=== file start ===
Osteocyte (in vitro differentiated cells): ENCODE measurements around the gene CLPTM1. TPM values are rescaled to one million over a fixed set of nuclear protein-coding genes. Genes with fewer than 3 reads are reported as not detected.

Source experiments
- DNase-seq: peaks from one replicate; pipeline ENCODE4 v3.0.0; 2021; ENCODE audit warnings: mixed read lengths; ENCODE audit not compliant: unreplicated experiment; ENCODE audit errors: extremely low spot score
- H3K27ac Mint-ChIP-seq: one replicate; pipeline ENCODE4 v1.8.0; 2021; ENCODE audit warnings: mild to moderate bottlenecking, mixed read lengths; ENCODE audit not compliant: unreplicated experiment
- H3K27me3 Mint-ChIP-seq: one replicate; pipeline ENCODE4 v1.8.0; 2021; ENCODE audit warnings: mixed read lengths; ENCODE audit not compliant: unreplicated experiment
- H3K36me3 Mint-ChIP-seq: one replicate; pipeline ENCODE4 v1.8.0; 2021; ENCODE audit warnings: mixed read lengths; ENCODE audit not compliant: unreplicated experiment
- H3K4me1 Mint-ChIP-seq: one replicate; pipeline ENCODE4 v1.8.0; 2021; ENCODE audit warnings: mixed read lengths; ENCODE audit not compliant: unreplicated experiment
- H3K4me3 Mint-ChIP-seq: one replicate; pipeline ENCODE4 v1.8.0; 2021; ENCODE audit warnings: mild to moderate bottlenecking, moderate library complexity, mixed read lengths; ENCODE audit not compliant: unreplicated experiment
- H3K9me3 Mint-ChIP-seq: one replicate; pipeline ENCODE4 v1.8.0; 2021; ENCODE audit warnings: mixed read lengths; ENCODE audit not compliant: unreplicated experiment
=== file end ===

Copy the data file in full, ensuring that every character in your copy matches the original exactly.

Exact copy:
Osteocyte (in vitro differentiated cells): ENCODE measurements around the gene CLPTM1. TPM values are rescaled to one million over a fixed set of nuclear protein-coding genes. Genes with fewer than 3 reads are reported as not detected.

Source experiments
- DNase-seq: peaks from one replicate; pipeline ENCODE4 v3.0.0; 2021; ENCODE audit warnings: mixed read lengths; ENCODE audit not compliant: unreplicated experiment; ENCODE audit errors: extremely low spot score
- H3K27ac Mint-ChIP-seq: one replicate; pipeline ENCODE4 v1.8.0; 2021; ENCODE audit warnings: mild to moderate bottlenecking, mixed read lengths; ENCODE audit not compliant: unreplicated experiment
- H3K27me3 Mint-ChIP-seq: one replicate; pipeline ENCODE4 v1.8.0; 2021; ENCODE audit warnings: mixed read lengths; ENCODE audit not compliant: unreplicated experiment
- H3K36me3 Mint-ChIP-seq: one replicate; pipeline ENCODE4 v1.8.0; 2021; ENCODE audit warnings: mixed read lengths; ENCODE audit not compliant: unreplicated experiment
- H3K4me1 Mint-ChIP-seq: one replicate; pipeline ENCODE4 v1.8.0; 2021; ENCODE audit warnings: mixed read lengths; ENCODE audit not compliant: unreplicated experiment
- H3K4me3 Mint-ChIP-seq: one replicate; pipeline ENCODE4 v1.8.0; 2021; ENCODE audit warnings: mild to moderate bottlenecking, moderate library complexity, mixed read lengths; ENCODE audit not compliant: unreplicated experiment
- H3K9me3 Mint-ChIP-seq: one replicate; pipeline ENCODE4 v1.8.0; 2021; ENCODE audit warnings: mixed read lengths; ENCODE audit not compliant: unreplicated experiment